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Showing posts from February, 2022

What do Maine Coons sound like?

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Maine Coons have a reputation for chirping and trilling more than other cats. Don't believe that all Maine Coons sit around the living room chirping and trilling like birds. They don't. In fact, I am unconvinced that Maine Coons chirp and trill much more than any other domestic cat.  Some individuals might have a tendency to make a chirping-like sound from time to time. That is about as far as I am going to go in restating this anecdotal information. However, there is also a tendency for people who write about the Maine Coon to restate what has already been stated on another website and you just build up this fiction into fact. Harry a ginger Maine Coon who talks like other domestic cats. Screenshot. Gloria Stephens in her book Legacy of the Cat makes no mention of how Maine Coons sound or the kind of vocalisations that they make. If Maine Coons genuinely chirped and trilled and were truly noted for it, she would have mentioned it. Gloria Stephens is a former cat show judge an

Maine Coon chin should be strong, firm and in line with the upper lip and nose

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This is about the appearance of the Maine Coon. It is very important for the breed. The title is an extract from the CFA breed standard of the Maine Coon with respect to the muzzle/chin. We know that the muzzle should be very strong and square. In harmony with that objective, the chin should be strong, firm and in line with the upper lip and nose.  When viewed in profile as you can see in the image below, the "chin depth should be observable and give the impression of a square, 90-degree angle". The anatomy of a cat is not going to square shaped 👍. But the chin must not be tapered. The problem with describing a breed standard in this way is that it can drive breeders to extreme. They might be trying to achieve that 90-degree angle when natural feline anatomy does not allow it.  Maine Coon chin should be strong, firm and in line with the upper lip and nose. Is this example acceptable as per the breed standard? Image: MikeB. I have picked out a Maine Coon in profile which I th

Maine Coons with a "delicate bone structure" are disqualified in competition but what does it mean?

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You might be expecting me to tell you what a "delicate bone structure" means in relation to a Maine Coon show cat in competition at a cat show, but I don't think I can tell you. The phrase "delicate bone structure" is very elastic in its meaning. But the CFA breed standard makes it clear that if your Maine Coon has a delicate bone structure, he or she will be disqualified in competition at a cat show. Not a Maine Coon with a delicate bone structure. Photo: Instagram. Personally, I think that this criterion for qualification is too elastic and too vague. The interpretation of it is going to lead to injustices being perpetrated. Perhaps it never happens. Perhaps no judges have ever disqualified a Maine Coon for having a delicate bone structure. Perhaps this criterion is more academic than practical. What it is saying is the opposite: that Maine Coons should be substantial and quite big and solid. I have a feeling that the phrase is pushing Maine Coon breeders t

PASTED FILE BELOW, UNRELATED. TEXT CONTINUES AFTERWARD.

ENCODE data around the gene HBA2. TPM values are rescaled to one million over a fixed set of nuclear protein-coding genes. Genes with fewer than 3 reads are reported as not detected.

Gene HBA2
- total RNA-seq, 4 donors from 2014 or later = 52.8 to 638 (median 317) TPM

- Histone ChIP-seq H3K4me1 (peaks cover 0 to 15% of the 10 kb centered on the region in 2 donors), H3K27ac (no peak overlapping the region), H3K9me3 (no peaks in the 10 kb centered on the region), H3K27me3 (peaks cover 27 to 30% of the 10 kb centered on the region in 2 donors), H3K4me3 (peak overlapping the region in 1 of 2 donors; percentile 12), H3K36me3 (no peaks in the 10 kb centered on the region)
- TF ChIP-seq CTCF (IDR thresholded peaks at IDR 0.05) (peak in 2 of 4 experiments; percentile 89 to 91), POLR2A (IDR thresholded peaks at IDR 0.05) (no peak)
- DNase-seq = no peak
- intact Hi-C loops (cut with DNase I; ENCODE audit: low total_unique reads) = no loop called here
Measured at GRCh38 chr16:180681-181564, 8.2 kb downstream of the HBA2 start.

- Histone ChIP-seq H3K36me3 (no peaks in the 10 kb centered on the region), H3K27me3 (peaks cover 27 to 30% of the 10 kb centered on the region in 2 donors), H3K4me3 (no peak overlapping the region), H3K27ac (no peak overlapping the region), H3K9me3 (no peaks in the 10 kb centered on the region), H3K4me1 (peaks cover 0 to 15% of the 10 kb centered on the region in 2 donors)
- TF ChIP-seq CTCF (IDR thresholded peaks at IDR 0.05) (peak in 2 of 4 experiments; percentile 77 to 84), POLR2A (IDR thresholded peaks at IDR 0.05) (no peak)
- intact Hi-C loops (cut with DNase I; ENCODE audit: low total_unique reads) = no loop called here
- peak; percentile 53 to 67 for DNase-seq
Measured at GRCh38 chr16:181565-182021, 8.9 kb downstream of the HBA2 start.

Maine Coon the size of a girl (and how not to pick up a cat)

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The picture highlights the size of the big Maine Coons. In some ways it is a bit deceiving because I'm sure that this Maine Coon weighs a lot less than the girl. This is partly because the cat is covered with shaggy, long hair. Visualise what the cat would look like naked and he'd be quite a bit smaller 😉. There is also a perspective issue as the cat is nearer to the camera than the girl and the photo was taken with a wide-angle lens which magnifies the perspective effect. It is not meant to be a direct, precise, size comparison. It's just a nice picture which brings home to us the extraordinary size of these very large Maine Coons which have become so popular. Maine Coon the size of a girl. This is a silver tabby by the look of it. Photo: Pinterest. On a minor point, it has to be added that the girl is holding this cat in an entirely incorrect way. I've seen this before with Maine Coons and kids. Maine Coons appear to be very accepting of being mishandled like this

Youngest Maine Coon cat with hip dysplasia was 4 months old (study)